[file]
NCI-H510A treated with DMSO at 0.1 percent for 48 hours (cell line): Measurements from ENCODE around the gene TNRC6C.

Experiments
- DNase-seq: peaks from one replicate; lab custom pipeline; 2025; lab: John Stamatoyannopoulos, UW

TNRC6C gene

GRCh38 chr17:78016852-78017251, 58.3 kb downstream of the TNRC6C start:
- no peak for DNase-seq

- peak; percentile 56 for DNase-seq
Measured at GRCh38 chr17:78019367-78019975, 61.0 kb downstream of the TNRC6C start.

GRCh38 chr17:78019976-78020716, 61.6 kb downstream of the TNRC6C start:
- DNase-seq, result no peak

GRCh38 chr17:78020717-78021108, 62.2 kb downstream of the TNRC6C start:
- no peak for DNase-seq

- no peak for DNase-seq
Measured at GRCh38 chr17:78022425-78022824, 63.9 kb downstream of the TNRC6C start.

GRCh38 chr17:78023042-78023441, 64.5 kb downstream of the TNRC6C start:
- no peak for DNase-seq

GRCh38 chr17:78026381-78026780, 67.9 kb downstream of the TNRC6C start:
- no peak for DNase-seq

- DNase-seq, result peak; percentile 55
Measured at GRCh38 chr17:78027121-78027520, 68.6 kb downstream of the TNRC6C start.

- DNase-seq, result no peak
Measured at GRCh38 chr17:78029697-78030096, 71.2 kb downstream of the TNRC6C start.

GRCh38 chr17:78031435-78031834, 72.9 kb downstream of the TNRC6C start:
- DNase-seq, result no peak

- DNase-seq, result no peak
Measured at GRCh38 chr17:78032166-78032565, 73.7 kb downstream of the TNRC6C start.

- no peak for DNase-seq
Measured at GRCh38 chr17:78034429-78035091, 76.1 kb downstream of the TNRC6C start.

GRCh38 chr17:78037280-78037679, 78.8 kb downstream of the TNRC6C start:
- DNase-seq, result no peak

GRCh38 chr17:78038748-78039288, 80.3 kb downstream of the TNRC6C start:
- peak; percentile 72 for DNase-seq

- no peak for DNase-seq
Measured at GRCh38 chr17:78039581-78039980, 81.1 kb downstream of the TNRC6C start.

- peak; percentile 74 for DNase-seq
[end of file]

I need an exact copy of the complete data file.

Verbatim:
NCI-H510A treated with DMSO at 0.1 percent for 48 hours (cell line): Measurements from ENCODE around the gene TNRC6C.

Experiments
- DNase-seq: peaks from one replicate; lab custom pipeline; 2025; lab: John Stamatoyannopoulos, UW

TNRC6C gene

GRCh38 chr17:78016852-78017251, 58.3 kb downstream of the TNRC6C start:
- no peak for DNase-seq

- peak; percentile 56 for DNase-seq
Measured at GRCh38 chr17:78019367-78019975, 61.0 kb downstream of the TNRC6C start.

GRCh38 chr17:78019976-78020716, 61.6 kb downstream of the TNRC6C start:
- DNase-seq, result no peak

GRCh38 chr17:78020717-78021108, 62.2 kb downstream of the TNRC6C start:
- no peak for DNase-seq

- no peak for DNase-seq
Measured at GRCh38 chr17:78022425-78022824, 63.9 kb downstream of the TNRC6C start.

GRCh38 chr17:78023042-78023441, 64.5 kb downstream of the TNRC6C start:
- no peak for DNase-seq

GRCh38 chr17:78026381-78026780, 67.9 kb downstream of the TNRC6C start:
- no peak for DNase-seq

- DNase-seq, result peak; percentile 55
Measured at GRCh38 chr17:78027121-78027520, 68.6 kb downstream of the TNRC6C start.

- DNase-seq, result no peak
Measured at GRCh38 chr17:78029697-78030096, 71.2 kb downstream of the TNRC6C start.

GRCh38 chr17:78031435-78031834, 72.9 kb downstream of the TNRC6C start:
- DNase-seq, result no peak

- DNase-seq, result no peak
Measured at GRCh38 chr17:78032166-78032565, 73.7 kb downstream of the TNRC6C start.

- no peak for DNase-seq
Measured at GRCh38 chr17:78034429-78035091, 76.1 kb downstream of the TNRC6C start.

GRCh38 chr17:78037280-78037679, 78.8 kb downstream of the TNRC6C start:
- DNase-seq, result no peak

GRCh38 chr17:78038748-78039288, 80.3 kb downstream of the TNRC6C start:
- peak; percentile 72 for DNase-seq

- no peak for DNase-seq
Measured at GRCh38 chr17:78039581-78039980, 81.1 kb downstream of the TNRC6C start.

- peak; percentile 74 for DNase-seq